MOUNT VERNON, N.Y. - With local taxpayers approving a “historic” $108 million bond referendum by an overwhelming four-to-one margin, Mount Vernon school officials are set to hit the ground on a districtwide rebuild.
Last week, following six months of presentations, programs and public discussion by district officials, Mount Vernon voters approved the bond - and Superintendent Kenneth Hamilton's "20/20 Vision" for the future - allowing for an overhaul of infrastructure and a transition from a traditional to a “K-8” education model that will emphasize early childhood education.
Officially, the bond referendum passed by a 2,330 to 690 vote. Of the $108 million bond, $81 million is covered by state aid, with taxpayers responsible for the remaining $27 million. There will be no tax increase until the 2017-18 school year, with an average tax increase of $7.37 each month for the next 20 years, peaking in 2020 with a $12.92 monthly increase.
Mount Vernon Board of Education President Adriane Saunders said that by approving the bond, voters are betting on the future of the city.
“The impact of the vote cannot be underestimated. The approval of the bond gives the children of Mount Vernon wonderful opportunities for the future,” she said. “We are finally able to best position our district to fulfill its mission of providing all our children - from preschoolers to graduating seniors - with an exceptional, meaningful and life-changing educational experience.”
With the bond officially passed, the district will implement full-day pre-kindergarten programs, “allowing educators to nurture students at a much earlier age,” while alleviating some Mount Vernon families from having to pay day care cost.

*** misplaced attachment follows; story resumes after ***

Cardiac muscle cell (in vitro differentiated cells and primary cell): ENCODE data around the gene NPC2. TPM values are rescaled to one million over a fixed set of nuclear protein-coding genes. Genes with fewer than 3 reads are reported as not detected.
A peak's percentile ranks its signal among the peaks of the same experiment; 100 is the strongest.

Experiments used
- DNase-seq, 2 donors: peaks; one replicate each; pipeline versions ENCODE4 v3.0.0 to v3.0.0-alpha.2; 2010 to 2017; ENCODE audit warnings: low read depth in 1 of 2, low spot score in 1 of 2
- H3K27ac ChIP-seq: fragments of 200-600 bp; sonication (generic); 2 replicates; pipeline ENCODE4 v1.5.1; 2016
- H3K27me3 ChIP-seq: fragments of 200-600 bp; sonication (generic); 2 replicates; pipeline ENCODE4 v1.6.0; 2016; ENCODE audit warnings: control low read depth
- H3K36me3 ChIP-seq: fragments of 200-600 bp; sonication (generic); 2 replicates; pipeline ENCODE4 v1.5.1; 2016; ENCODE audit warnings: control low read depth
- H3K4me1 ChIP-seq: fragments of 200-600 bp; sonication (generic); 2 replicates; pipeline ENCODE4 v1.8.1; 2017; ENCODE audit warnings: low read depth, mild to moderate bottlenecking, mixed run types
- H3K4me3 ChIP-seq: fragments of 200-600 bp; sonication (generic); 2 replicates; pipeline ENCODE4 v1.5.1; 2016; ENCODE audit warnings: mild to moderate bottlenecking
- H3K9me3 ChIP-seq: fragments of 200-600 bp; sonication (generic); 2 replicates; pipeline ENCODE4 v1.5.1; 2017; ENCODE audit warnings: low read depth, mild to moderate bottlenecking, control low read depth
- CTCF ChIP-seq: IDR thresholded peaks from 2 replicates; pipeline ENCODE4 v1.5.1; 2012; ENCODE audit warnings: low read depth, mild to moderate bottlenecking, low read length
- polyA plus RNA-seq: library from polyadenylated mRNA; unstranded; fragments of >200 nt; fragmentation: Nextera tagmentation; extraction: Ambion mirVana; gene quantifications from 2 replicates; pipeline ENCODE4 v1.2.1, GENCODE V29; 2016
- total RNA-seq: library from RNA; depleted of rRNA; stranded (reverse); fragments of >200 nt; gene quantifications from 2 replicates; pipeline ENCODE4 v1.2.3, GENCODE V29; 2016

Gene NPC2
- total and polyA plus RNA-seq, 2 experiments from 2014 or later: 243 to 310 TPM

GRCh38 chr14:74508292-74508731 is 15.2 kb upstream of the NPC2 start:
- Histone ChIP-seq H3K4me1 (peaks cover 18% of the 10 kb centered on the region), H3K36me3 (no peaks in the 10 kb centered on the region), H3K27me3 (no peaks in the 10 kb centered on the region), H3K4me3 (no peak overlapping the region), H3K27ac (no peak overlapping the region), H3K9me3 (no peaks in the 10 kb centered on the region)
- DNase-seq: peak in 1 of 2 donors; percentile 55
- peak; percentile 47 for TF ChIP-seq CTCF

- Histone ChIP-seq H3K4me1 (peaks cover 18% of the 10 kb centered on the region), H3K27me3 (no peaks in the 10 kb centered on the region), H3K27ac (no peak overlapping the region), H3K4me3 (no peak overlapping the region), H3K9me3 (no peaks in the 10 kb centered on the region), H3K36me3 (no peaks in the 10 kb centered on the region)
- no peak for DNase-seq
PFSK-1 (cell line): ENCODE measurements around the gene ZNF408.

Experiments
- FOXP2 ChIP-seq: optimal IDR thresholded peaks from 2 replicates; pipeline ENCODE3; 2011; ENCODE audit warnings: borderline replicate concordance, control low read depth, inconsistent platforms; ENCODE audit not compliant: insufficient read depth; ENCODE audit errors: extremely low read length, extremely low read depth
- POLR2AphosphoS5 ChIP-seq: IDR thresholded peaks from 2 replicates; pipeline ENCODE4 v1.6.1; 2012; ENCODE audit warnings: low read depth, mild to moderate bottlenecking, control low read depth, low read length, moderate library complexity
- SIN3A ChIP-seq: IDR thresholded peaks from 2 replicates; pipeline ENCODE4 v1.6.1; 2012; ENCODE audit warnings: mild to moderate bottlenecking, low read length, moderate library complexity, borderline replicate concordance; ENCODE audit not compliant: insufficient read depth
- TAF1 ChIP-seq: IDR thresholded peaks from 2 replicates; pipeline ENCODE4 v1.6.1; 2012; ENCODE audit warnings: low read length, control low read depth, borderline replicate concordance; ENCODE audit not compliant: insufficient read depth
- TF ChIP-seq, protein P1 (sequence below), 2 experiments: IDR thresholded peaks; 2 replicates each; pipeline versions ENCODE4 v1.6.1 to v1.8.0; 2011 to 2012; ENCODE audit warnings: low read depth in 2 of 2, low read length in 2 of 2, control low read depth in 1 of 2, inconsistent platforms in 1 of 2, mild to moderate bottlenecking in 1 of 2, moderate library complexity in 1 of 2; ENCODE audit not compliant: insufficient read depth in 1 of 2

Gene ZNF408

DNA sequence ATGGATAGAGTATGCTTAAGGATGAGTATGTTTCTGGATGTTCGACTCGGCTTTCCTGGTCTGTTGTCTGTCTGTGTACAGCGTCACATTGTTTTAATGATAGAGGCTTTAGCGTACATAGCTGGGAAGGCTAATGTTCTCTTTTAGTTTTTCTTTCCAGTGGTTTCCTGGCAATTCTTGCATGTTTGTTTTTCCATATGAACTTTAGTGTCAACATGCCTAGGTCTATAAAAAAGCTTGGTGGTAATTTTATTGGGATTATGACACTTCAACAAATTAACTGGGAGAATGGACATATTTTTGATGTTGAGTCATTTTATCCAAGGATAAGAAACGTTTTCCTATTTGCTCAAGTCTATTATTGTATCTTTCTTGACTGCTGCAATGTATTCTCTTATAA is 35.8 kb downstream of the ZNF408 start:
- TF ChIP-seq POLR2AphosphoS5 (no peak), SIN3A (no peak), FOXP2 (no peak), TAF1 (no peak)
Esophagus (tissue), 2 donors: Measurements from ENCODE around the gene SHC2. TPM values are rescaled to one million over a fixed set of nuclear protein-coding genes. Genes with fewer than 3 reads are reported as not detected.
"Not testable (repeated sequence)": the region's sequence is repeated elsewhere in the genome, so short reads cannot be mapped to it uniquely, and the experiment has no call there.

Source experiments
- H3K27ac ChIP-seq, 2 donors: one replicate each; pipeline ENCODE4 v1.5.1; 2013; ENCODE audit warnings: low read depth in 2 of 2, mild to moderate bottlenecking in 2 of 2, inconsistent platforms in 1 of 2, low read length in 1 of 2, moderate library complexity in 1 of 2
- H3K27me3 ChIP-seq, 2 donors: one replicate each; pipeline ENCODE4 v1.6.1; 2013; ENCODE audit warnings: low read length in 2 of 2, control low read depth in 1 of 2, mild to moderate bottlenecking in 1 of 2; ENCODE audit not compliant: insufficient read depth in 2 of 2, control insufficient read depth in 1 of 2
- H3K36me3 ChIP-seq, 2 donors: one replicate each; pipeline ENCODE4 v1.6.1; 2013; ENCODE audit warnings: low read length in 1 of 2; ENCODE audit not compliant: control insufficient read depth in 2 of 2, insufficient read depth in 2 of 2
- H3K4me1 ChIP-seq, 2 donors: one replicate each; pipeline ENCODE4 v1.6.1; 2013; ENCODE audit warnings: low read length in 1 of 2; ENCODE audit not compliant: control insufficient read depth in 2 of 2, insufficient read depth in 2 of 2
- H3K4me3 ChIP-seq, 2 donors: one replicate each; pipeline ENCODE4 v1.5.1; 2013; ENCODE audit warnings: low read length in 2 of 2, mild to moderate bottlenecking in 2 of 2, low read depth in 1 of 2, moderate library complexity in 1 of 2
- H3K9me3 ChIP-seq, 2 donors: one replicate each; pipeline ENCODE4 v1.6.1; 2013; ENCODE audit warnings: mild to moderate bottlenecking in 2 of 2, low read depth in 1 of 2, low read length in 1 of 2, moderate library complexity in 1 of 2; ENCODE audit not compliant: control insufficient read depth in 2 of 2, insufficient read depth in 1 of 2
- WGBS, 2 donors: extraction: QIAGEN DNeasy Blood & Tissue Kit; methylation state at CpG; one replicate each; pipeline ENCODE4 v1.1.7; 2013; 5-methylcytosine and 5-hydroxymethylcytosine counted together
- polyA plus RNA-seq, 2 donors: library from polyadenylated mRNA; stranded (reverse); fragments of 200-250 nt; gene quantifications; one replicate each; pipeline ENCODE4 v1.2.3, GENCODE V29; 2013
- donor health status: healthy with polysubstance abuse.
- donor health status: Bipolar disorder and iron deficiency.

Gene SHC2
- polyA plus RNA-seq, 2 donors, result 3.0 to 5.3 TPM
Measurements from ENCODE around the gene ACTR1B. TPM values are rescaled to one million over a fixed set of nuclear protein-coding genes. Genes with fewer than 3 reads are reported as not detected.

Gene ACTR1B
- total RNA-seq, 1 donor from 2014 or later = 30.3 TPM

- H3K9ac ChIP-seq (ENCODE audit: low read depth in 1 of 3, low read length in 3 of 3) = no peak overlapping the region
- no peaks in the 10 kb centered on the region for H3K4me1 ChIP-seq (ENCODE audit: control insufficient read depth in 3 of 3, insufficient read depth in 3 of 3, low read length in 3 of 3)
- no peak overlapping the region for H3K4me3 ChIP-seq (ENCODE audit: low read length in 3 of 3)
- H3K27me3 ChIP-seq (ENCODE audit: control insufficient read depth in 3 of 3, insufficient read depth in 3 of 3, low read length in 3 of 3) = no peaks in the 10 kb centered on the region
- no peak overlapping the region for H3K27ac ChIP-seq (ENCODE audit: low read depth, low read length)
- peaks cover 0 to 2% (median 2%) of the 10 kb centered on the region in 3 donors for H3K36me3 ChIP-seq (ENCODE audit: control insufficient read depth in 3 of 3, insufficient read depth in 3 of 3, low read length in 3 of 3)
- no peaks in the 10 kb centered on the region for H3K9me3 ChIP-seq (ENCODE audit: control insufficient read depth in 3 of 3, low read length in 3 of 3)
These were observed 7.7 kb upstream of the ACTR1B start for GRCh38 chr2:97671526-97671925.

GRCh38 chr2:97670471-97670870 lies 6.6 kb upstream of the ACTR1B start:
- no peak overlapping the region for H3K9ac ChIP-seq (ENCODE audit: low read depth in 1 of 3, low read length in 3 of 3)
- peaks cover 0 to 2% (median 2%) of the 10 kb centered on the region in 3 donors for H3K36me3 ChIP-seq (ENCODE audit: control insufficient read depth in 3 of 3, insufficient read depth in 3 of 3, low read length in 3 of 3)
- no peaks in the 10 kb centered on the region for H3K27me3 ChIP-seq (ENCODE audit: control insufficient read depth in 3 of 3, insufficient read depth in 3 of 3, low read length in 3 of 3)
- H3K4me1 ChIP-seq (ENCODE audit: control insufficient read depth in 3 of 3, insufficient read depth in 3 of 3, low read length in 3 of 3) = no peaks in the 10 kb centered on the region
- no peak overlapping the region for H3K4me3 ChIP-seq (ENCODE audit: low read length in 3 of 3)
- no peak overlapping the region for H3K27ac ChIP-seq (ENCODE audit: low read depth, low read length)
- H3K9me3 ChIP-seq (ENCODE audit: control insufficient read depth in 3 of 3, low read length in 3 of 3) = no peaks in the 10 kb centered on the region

Under the plan, Pennington, Holmes, Traphagen, Lincoln and Columbus would become Pre-K-8 buildings; Williams, Grimes, Graham, Turner and Hamilton would becomes K-8 with the new Parker Early Learning Center for pre-kindergarten programs; with the Turner schools providing a K-5 and 6-8 model.
Once students enter high school, they will have their choice of entering one of three “schools of excellence,” which will provide specialized areas of study, as well as general education.
The A.B. Davis School would offer concentration in STEAM programs, Thornton High School would become the district’s performing arts destination for students in sixth through 12th grade and the Mount Vernon High School would be maintained, becoming “the district’s reinvigorated career and technical education program.”
Hamilton hailed the vote's outcome, calling the collaborative, community-wide effort “historic."
"Our students will now have every possible academic advantage to become college and career ready, to be able to make a difference in the communities they will live in, and even beyond because of the contributions they will make to our nation," he said. "Mount Vernon’s educational transformation continues into the next phase (with this vote).”